Nokia today finally announced their ‘Comes With Music’ offering. This has been in the pipes for some time and whilst they’d have loved to have had a full suite of record labels on board at announcement, Universal is undoubtedly a huge catch for them. (It also confirms Jupiter’s research that Universal is the most digitally ambitious and innovative of the record labels – ironically with, arguably, least need to be). Nokia should realistically be able to attract some more of the majors to the table by time of launch (2nd half 2008) as they’ll be willing to offer sizeable advances. Universal (not exactly known for their modesty in advance payment terms) will not have committed to such a radically new approach without having some pretty major financial commitment as security.
Regular readers of this blog will know that Nokia’s download store left me a little cold, but this offering puts Nokia exactly where they should be: at the forefront of innovation in the mobile music space. Due to their scale and newly acquired aggressive Internet strategy Nokia are in a unique position to turn the mobile music market on its head. This offering is a massive step in that direction. It gives buyers of some of Nokia’s music optimized handsets unlimited free access to Universal’s music for a 12 month period, and potentially continued access thereafter.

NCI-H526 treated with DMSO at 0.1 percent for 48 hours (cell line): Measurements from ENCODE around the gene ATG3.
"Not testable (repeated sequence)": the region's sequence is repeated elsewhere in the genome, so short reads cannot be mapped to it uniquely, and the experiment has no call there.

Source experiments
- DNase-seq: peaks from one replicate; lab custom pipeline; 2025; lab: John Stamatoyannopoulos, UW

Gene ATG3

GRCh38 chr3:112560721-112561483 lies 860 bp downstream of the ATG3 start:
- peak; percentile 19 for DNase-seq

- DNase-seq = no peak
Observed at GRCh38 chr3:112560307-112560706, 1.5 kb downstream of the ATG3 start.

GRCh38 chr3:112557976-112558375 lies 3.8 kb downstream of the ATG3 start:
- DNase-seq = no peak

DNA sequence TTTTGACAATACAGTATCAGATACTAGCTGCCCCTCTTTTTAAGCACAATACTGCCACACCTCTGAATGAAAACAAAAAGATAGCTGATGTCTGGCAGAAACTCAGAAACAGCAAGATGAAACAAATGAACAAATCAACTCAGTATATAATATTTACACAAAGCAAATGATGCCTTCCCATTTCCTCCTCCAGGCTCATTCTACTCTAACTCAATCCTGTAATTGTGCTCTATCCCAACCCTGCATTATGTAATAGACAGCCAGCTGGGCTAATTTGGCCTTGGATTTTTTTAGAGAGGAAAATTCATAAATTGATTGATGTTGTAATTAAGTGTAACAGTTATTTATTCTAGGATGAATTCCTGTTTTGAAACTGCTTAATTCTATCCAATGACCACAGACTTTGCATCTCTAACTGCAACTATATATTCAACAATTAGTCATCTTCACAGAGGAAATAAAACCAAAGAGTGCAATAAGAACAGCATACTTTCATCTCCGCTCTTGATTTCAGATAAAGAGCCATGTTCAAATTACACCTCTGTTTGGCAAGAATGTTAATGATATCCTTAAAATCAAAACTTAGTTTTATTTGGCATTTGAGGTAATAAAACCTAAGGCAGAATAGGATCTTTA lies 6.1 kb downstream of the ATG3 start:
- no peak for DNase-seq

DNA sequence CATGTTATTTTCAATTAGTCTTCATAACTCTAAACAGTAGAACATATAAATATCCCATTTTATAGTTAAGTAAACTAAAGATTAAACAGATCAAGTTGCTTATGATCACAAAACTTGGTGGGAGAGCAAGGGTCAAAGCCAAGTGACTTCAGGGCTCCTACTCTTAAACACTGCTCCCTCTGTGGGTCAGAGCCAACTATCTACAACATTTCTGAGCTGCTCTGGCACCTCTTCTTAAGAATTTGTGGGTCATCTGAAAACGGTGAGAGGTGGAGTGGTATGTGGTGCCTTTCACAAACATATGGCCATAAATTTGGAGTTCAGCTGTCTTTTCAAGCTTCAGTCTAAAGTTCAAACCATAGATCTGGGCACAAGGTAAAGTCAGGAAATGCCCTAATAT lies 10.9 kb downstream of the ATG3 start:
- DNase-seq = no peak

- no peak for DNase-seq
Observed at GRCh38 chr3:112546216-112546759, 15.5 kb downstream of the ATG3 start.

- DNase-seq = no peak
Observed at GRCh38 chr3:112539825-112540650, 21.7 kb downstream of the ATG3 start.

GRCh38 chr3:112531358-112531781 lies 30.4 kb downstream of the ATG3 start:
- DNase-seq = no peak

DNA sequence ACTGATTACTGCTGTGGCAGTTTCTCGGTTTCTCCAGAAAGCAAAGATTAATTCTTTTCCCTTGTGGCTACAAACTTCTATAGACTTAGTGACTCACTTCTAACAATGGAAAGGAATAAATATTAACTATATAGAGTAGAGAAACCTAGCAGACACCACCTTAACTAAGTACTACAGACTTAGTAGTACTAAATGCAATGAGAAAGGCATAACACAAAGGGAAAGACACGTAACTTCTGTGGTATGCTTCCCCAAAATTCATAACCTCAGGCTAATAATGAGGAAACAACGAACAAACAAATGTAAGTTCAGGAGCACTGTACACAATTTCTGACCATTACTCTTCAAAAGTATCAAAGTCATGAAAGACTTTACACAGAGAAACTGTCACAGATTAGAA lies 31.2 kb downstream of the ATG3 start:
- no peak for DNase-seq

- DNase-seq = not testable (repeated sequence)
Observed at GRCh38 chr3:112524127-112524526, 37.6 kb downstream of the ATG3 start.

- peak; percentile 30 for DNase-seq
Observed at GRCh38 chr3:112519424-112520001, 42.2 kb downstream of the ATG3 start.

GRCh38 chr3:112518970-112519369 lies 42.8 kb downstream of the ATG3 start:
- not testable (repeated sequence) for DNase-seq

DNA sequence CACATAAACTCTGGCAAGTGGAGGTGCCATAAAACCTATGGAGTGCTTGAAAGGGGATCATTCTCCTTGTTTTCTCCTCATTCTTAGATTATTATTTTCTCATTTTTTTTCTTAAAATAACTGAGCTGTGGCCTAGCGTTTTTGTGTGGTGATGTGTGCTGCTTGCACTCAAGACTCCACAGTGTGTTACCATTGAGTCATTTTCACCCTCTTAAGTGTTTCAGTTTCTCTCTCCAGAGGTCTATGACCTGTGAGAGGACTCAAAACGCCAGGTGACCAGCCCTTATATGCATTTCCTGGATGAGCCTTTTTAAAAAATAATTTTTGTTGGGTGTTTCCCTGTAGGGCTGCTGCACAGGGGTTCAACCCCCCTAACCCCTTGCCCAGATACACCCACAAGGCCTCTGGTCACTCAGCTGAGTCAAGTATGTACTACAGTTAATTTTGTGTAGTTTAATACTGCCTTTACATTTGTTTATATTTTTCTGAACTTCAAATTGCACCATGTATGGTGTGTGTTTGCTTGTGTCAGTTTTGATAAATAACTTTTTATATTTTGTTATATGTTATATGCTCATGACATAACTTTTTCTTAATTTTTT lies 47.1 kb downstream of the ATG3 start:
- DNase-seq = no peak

Regular readers will similarly know that I’m no massive fan of mobile music when it pretends to be PC music. This offering and Vodafone’s/Omnifone’s Music Station are the direction in which mobile music should go i.e. step out of the PC Internet’s shadow and be something brave and different that plays to the strengths of the platform rather than being hindered by its weaknesses.
As I’ve already stated on this blog, 2007 is shaping up to be the worst year ever for the European music industry and digital is failing to live up to expectations, let alone come close to offsetting declining CD sales. The record labels are being forced into considering much more ambitious digital initiatives for the simple fact that the current digital model isn’t doing enough and they know that something different is required for the mass market. Unfortunately it appears that the only way to drive mass market adoption of digital music will be give it away for free, or close to free. But if the alternative is for people to be downloading for free from illegal networks where the labels get nothing, it’s pretty clear which is the preferable option.
The real long term challenge will be to sufficiently differentiate these offerings from premium digital services like iTunes and from CDs. Otherwise there is a risk that everyone will simply go free.
However they are long term tactical challenges with should not detract from this essential strategic move. Nokia and Universal have taken the first brave steps forward, now it is for the rest of the industry to follow in their wake.